Mobiliario highback rockers, NEC digital projectors and stadium seating are some of the features moviegoers will be able to experience at the new Sun Valley 6 theaters.
The 18,000 square-foot, six-screen multiplex with 752 seats celebrates its opening on Friday, and is a key element in the $4 million-plus remodeling of the Sun Valley Shopping Center in Glen Burnie, which is owned Crown Realty Development.
Despite doubts about the future of the movie exhibition business, developers and owners of mixed-use and retail centers still view movie theaters as assets.
“There are several reasons why I thought [the theater] would be a very good adjunct to the center, and it fits with the fact that the center was 35 to 40 years young — it needed a shot in the arm, so to speak,” said Leonard Attman, general partner at Crown Realty.
Various developments throughout the area have included cinemas in their plans despite looming uncertainty about the future of the movie exhibition business. This summer, the Cinemark Towson and XD theater opened as part of the Towson Square development. Cobb Theatres announced it would open a CinéBistro at the Rotunda in Hampden. When the historic Senator Theatre reopened in 2013 as multiscreen exhibition house, it was viewed as a boon for the Belvedere Square market located directly across York Road.
Although these theaters have vastly different concepts — Sun Valley 6 will show “second run” features at reduced ticket prices while CinéBistro will offer a dinner-and-a-movie concept — they have at least one thing in common: they’re trying to make going to the movies an experience that can’t be replicated at home.
For years, analysts have predicted the fall of the movie-theater business at the hands of various technological culprits ranging from home video rental to Netflix and other online options. Last year’s theatrical statistics report from the Motion Picture Association of America Inc. didn’t provide much comfort.
Admissions in the U.S. and Canada in 2013 were down by 20 million from 2012. That decline of about 1 percent is in line with what the business has experienced in recent years. Those numbers were bolstered by regular moviegoers — about 11 percent of the population — who purchased 50 percent of movie tickets. Box office receipts in the U.S. and Canada totaled $10.9 billion last year, which is up 3 percent from five years ago, but much of that bump in box office can be attributed to an increase in ticket prices.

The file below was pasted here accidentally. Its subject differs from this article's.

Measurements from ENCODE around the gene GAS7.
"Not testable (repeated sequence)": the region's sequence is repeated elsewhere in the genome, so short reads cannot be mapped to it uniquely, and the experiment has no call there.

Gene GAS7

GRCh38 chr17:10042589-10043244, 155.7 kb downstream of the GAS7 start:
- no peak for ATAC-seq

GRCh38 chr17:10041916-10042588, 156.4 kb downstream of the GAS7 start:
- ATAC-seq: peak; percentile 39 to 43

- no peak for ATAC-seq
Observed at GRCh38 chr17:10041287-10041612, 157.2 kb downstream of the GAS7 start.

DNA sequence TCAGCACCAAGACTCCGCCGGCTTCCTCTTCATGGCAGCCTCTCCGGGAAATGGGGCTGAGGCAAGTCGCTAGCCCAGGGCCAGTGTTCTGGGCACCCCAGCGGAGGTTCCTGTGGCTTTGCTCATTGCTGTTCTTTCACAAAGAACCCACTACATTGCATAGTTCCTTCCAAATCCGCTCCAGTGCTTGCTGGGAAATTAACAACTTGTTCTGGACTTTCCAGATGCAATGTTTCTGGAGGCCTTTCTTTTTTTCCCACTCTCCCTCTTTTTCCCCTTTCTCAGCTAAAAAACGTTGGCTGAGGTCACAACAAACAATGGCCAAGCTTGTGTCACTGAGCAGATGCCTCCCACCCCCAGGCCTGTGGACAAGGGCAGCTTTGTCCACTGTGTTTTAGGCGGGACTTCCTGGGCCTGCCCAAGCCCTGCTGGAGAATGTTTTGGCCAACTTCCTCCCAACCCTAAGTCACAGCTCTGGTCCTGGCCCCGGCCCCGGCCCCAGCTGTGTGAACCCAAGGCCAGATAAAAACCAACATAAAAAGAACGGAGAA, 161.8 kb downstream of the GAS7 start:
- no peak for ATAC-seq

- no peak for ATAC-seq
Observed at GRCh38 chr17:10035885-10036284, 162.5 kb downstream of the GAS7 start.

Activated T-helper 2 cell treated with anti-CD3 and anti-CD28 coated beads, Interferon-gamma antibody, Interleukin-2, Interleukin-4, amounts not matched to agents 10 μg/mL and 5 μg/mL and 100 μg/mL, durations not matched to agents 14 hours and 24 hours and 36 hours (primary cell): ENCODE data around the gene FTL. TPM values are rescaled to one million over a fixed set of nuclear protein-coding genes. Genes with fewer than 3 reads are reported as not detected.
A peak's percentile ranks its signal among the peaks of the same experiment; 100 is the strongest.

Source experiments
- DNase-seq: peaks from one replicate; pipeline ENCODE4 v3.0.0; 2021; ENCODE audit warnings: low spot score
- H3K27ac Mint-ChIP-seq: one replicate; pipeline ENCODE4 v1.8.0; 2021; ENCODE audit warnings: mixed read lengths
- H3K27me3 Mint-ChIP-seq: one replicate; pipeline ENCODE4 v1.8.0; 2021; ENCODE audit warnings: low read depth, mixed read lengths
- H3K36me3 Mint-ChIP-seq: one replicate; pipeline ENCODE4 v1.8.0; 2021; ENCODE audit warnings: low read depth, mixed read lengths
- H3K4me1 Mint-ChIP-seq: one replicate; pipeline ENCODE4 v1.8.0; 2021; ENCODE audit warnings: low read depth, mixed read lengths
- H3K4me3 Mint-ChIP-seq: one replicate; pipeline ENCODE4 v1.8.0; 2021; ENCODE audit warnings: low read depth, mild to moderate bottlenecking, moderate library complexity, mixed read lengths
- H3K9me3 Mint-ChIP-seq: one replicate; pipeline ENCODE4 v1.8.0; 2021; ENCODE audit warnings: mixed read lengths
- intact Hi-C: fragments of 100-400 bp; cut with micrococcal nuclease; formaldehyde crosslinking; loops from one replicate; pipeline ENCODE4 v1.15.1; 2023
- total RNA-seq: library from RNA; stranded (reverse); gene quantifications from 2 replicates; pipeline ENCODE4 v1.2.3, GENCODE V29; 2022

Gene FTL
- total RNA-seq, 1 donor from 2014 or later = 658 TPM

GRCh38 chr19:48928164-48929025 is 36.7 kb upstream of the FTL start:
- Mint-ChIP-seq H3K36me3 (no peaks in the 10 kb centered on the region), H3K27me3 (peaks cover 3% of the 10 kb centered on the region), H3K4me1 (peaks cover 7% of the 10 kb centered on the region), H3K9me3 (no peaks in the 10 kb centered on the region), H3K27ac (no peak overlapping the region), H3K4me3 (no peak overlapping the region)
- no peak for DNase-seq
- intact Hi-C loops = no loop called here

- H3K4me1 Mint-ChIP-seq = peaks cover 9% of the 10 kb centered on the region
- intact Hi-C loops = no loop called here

There were some positive signs, though, such as the fact that 68 percent of the population of the U.S. and Canada attended at least one movie last year. That wide appeal to a broad swath of the public is a large part of why theaters remain attractive propositions.
Thomas H. Maddux, principal at KLNBretail, said because theaters still draw crowds they will remain enticing pieces of a larger puzzle for retail and mixed-use developers.
“They drive traffic, certainly for restaurants, and for any other shopping environment. It’s not seven days a week, all day, necessarily — it probably has peak times on weekends and in the evening — but they draw traffic,” Maddux said.
Chris Bell, senior vice president of development at Hekemian & Co., which is redeveloping the Rotunda, agreed that having a cinema as part of that project was important for two reasons: first, because the Rotunda has included a movie theater for years, but also because it helps create an atmosphere of a gathering spot for the community.
“When you have food an entertainment, they are really key elements to putting together a place where people want to go and hang out,” Bell said.
That’s not to say there aren’t some risks. Often, a developer or owner of a project has to make generous concessions to help keep overhead low so a theater can turn a profit. Building space for a theater presents its own risk because it’s so specialized that if the cinema goes out of business, it can be a nightmare to reconfigure the space for another tenant.
But as long as theaters continue to draw crowds, developers, property managers and owners will be willing to take a chance on the industry.
“If you try to look at the pessimistic side of things,” Attman said, “we’re never going to be able to progress.”